You’ll cross a narrow bridge over the river pretty quickly, but beware of a faint false trail heading into the woods immediately after it. It leads to nowhere, so be mindful of staying on the forest road.

Look for the McKenzie River Trail junction at the edge of the reservoir (marked by simply “Trail”), and take a right. You’ll be walking almost straight north through the forest for a few minutes, until the trail turns you sharply to the right, bringing you closer to the river again. 

Koosah Falls views

Koosah Falls viewpoint

Many visitors check out Sahalie and Koosah Falls only from the viewpoints closest to the parking lots, completely skipping this entire western side of the loop. Doing the hike clockwise lets you enjoy this uncrowded section, plus offers multiple unique views of both waterfalls.

When the trail once again runs parallel to the river, you’ll be walking upstream. Along the way, be sure you stop to take in the many scenic viewpoints—not only of the two waterfalls, but the river, as well. Many people consider this 1.3-mile stretch the most scenic part of the loop.

Be aware that, on the west side of the loop, the viewpoints don’t have railings or other protective barriers. You can get surprisingly (and alarmingly!) close to the edge at some points.

Soon, you’ll come to the second viewpoint of Koosah Falls, looking at it from the west riverbank this time. 

Sahalie Falls views

Sahalie Falls Oregon

Continue upriver, and before you know it, you’ll reach the Sahalie Falls West Viewpoint. This impressive, thundering waterfall sometimes has a second cascade just to its right, emerging from another lava bowl. 

The trail stretches on, meandering alongside the river, until you come to a wide, picturesque footbridge crossing it. 

Watch the signs here, because the McKenzie River Trail picks up again but leads in the opposite direction, north toward Clear Lake. To get back to your vehicle, you want to reconnect with the Waterfalls Loop Trail, now heading downstream (south).  

About 0.4 miles past the bridge, you’ll enter an old-growth forest just before the ‘main’ (and likely very busy) Sahalie Falls viewpoint. Emerging from the forest to see the falls revealed like this adds a layer of excitement that makes this hike momentarily feel much more secluded. 

Back to the parking lot

Sahalie and Koosah Falls trail

The first Koosah Falls viewpoint, where you started, is just another 0.4 miles, but this section of trail is especially scenic. Between Sahalie and Koosah Falls, the McKenzie River stair-steps in a series of unnamed but very impressive cascades. 

If you need any facilities before heading back to your vehicle, the Sahalie Falls parking lot has two vault toilets and a handful of picnic tables. The parking lot is a super short walk from the overlook, less than 100 feet.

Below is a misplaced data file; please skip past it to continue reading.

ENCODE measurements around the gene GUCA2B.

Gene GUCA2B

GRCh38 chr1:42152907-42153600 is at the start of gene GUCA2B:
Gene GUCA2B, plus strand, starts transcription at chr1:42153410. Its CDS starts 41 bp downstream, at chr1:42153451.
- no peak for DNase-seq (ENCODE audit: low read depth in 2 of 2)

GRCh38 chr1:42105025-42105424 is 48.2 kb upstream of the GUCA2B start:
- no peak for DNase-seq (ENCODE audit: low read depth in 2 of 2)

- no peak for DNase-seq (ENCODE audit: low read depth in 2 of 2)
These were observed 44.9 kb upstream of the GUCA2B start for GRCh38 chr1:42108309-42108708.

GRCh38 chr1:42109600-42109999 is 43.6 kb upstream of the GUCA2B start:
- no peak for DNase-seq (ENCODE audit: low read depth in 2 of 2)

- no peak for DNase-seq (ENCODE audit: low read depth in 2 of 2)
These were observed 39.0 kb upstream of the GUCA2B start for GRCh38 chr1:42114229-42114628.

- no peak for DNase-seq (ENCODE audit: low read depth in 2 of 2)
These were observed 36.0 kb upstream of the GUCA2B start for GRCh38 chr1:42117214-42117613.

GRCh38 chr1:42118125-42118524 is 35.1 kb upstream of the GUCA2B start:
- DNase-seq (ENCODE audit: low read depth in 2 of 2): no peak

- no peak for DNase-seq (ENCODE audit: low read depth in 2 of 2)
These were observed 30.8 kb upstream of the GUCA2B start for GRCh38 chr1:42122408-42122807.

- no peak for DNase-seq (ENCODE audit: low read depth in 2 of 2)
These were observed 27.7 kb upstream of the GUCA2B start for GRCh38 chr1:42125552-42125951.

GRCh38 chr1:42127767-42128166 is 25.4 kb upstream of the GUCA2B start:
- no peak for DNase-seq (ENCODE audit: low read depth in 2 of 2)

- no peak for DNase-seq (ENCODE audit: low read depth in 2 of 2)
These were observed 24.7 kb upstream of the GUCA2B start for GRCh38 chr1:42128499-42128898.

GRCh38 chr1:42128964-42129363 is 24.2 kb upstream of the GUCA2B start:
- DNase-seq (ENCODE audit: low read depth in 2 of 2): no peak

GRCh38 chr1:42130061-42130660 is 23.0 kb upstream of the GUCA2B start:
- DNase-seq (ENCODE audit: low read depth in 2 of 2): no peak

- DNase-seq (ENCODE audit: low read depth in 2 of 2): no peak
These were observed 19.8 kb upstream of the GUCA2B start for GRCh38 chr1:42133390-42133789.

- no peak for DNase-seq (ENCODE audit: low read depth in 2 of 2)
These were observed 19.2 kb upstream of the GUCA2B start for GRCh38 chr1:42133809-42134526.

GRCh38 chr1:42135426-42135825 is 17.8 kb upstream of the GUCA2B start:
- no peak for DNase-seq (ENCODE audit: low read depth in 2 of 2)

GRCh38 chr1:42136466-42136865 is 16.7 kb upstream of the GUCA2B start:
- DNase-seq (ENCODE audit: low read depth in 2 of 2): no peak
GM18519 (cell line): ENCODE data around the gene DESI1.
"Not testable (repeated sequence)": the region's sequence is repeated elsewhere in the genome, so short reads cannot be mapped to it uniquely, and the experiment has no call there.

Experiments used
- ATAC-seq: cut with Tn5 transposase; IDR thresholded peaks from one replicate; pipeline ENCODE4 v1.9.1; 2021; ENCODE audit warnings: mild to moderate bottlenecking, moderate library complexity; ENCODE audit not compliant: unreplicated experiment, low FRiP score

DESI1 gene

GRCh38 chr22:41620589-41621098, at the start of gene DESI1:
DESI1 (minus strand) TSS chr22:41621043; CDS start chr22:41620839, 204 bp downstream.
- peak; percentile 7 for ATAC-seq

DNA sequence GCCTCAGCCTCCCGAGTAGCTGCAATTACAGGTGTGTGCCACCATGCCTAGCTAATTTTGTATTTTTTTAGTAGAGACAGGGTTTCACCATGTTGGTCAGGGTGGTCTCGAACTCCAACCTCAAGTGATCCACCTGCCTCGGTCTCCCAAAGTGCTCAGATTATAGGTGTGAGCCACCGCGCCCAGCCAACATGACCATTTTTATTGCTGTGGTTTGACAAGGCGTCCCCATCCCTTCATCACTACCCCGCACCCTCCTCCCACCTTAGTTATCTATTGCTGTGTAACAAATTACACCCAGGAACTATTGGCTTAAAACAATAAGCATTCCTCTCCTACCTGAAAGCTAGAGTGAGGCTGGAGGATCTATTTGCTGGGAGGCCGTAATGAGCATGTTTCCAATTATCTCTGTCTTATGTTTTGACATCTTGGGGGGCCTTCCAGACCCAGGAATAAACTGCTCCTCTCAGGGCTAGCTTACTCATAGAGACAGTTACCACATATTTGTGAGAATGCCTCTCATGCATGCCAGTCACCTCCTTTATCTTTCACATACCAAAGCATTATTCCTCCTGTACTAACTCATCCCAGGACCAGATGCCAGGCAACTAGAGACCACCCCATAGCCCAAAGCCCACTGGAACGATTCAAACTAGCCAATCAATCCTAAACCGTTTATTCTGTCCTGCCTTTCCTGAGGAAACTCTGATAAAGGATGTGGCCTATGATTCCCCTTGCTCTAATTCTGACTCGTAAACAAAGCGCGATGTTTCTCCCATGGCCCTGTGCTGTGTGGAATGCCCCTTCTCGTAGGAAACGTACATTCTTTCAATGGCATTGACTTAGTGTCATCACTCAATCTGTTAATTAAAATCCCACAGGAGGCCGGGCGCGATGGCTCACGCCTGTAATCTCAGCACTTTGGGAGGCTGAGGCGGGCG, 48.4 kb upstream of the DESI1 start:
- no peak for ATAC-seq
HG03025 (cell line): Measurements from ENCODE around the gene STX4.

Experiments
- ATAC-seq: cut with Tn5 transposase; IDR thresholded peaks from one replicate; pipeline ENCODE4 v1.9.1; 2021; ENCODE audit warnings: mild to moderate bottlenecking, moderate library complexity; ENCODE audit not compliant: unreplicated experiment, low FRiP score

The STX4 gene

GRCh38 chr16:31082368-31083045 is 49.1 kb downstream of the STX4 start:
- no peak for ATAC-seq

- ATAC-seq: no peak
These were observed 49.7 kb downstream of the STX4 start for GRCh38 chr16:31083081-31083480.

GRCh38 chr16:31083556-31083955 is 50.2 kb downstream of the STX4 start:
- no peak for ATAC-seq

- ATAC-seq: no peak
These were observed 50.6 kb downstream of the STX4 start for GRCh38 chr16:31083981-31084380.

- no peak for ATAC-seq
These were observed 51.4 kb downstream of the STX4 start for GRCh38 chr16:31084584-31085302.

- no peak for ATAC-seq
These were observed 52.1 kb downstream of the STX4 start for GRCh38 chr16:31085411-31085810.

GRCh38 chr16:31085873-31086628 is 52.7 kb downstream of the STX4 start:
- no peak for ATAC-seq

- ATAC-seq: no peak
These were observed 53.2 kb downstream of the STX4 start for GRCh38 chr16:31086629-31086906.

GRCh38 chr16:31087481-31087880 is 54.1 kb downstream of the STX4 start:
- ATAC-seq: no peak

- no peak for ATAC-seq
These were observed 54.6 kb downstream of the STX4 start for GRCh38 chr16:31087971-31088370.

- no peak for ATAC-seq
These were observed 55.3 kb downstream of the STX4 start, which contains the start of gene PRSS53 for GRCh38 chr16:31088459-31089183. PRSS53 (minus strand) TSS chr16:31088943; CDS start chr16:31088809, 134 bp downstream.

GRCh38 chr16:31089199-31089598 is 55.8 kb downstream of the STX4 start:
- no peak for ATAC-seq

Tips for hiking to Sahalie and Koosah Falls

Sahalie and Koosah Falls trail
  • Park at Koosah Falls or Ice Cap. The Sahalie Falls parking lot is perpetually busy and crowded, while these two alternatives are much quieter.
  • The Sahalie Falls viewpoint is accessible for wheelchairs and strollers. It’s a wooden surface and a very short walk to the best view.
  • Plan on being wet and/or muddy. The waterfalls put off a ton of moisture, even during drier periods, so there’s always mist to contend with and, usually, a muddy trail.
  • Make it at least an overnight trip. There’s great camping nearby and other areas to explore, including Belknap Hot Springs, Tamolitch Blue Pool, and Clear Lake.
  • Bring traction devices if you visit in winter. The trail isn’t maintained, so snowshoes and trekking poles are helpful. 

Where to camp nearby

There are three developed campgrounds close to Sahalie and Koosah Falls. The third is Trail Bridge Campground, but it’s closed until the spring of 2026. 

  • Ice Cap Campground: Right at the Waterfalls Loop trailhead (in fact, you can park in the day use area here for your hike!) with 22 sites available May through September, over half of which are reservable in advance on
  • Cold Water Cove: Up at the southern end of Clear Lake, 1.3 miles from the main Sahalie Falls trailhead, 34 sites open May through October with both reservable and first-come, first-served options

Because Sahalie and Koosah Falls are in the Willamette National Forest, you can also find plenty of dispersed camping nearby—very possibly even free! 

What to pack for hiking to Sahalie and Koosah Falls

Koosah Falls Oregon

Be sure to download our FREE hiking packing list before your next trip and never leave another essential behind again!

Hiking Packing List | Go Wander Wild
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Sahalie and Koosah Falls | Go Wander Wild
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Have you hiked to Sahalie and Koosah Falls? What was your experience like? Are you planning a hike to the falls and have more questions? Comment below and let us know!